Be prepared when you do go out.
- Before going out, check the VDH website to find out if cases are going up in your community and if there are any new stay at home orders.
- Face masks are required in indoor public spaces. Make sure that you remember your mask when you leave your home.
- Face masks do not have to be worn during outdoor activities. You should think about wearing a face mask in outdoor settings if you will be in a crowd of people and can’t stay six feet away from others, or if a group activity includes chanting or singing.
- Will you be able to wash your hands often when you are out? If not, make sure you plan ahead and bring hand sanitizer with you. Pack some tissues to cover your coughs and sneezes. Bring your own pen if you need to sign anything. When possible, use touchless payment (pay without touching money, a card, or a keypad).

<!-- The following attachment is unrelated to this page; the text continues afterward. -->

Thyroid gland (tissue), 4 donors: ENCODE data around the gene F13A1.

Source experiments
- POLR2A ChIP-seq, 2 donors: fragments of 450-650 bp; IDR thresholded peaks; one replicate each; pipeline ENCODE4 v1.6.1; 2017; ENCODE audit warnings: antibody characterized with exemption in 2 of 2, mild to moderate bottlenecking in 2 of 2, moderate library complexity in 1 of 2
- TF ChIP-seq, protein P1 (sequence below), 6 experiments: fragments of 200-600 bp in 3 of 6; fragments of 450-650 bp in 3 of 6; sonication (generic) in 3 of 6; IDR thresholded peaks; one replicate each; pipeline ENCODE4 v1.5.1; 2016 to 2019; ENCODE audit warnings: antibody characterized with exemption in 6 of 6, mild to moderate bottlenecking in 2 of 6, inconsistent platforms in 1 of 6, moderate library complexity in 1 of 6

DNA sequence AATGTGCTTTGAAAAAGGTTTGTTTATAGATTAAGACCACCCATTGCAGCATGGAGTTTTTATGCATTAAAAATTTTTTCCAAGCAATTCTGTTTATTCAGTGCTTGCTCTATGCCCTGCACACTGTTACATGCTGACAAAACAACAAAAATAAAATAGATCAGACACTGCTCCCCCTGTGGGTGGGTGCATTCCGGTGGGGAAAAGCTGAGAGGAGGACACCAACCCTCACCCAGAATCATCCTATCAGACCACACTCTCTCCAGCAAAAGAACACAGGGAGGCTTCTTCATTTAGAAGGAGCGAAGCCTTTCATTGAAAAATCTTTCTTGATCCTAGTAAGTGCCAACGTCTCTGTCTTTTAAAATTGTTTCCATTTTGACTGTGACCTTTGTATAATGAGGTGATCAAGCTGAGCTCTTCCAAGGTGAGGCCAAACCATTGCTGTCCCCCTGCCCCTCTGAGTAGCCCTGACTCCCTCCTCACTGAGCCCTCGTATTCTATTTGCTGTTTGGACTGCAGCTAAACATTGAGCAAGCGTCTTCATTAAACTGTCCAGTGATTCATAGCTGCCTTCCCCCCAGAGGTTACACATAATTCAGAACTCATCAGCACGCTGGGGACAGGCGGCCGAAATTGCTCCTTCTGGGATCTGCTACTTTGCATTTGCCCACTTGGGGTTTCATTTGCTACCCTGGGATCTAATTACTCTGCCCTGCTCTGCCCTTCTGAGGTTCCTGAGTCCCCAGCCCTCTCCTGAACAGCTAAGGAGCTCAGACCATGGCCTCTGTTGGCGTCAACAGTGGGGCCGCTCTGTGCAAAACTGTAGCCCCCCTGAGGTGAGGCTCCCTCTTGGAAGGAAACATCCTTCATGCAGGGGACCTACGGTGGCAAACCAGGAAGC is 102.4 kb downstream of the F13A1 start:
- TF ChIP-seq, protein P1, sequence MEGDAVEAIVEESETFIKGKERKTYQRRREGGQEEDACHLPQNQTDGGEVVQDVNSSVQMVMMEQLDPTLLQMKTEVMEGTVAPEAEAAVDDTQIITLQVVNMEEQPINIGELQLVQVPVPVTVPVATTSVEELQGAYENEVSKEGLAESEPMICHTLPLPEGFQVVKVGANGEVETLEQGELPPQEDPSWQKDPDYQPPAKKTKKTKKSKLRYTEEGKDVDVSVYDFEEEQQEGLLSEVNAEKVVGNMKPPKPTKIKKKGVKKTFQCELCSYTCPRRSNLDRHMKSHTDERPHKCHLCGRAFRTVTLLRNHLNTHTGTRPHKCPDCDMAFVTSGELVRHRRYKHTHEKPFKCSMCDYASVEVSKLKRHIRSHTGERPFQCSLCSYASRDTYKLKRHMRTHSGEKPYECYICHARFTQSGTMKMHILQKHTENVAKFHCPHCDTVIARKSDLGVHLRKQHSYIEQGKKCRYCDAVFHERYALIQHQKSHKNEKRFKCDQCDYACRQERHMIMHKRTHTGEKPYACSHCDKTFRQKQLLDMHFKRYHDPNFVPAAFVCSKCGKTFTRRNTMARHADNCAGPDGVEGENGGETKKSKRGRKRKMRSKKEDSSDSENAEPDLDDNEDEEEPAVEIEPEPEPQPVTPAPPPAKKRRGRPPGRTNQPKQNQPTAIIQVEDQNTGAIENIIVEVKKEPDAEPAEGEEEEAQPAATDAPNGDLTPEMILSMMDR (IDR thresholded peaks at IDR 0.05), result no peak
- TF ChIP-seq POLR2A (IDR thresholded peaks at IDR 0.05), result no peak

- Follow signs for one-way traffic down store aisles, stay behind any shields or barriers, and look for markings on the floor to show you where to stand to stay six feet apart from others in line.
- Make sure the businesses you are visiting are disinfecting and sanitizing surfaces and that employees are wearing cloth face masks. While in restaurants, wear your face mask when you are not eating and drinking, and don’t forget to wash or sanitize your hands after touching the menu.
- When you get home, wash your hands for at least 20 seconds right away.
Get more tips for staying safe when using public transportation and ride sharing services, traveling, and when visiting banks, libraries, gyms, restaurants, salons and other businesses here.
Be aware of the risks.
Ask yourself important questions before you go out -
- How many people will be there? Will you be spending time with people you do not live with? How much time will you be spending with other people?
- The more people you spend time with and the closer you are to them, the higher the risk of COVID-19 being spread; you increase your chances of getting COVD-19 and increase the risk of others potentially getting COVID-19 from you if you have the virus, but don’t feel sick and don’t have any symptoms.